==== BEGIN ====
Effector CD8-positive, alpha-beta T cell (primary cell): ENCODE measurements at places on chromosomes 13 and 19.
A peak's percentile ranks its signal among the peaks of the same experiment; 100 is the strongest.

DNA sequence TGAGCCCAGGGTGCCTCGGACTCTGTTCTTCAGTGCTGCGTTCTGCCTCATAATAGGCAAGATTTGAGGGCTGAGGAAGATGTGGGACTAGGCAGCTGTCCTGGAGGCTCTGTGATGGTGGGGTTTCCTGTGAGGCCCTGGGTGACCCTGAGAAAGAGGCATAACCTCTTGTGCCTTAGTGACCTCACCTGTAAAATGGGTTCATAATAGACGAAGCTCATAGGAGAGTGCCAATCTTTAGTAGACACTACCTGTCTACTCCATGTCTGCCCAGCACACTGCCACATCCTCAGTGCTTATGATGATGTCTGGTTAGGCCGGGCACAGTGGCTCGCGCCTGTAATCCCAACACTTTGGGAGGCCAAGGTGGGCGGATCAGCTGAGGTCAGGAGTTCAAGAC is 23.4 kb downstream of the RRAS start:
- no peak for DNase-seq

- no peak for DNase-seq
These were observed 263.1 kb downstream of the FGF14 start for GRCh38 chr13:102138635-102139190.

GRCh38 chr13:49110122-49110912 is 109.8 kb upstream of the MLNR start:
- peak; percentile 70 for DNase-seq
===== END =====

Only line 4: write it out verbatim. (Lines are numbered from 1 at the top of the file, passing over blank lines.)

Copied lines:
- no peak for DNase-seq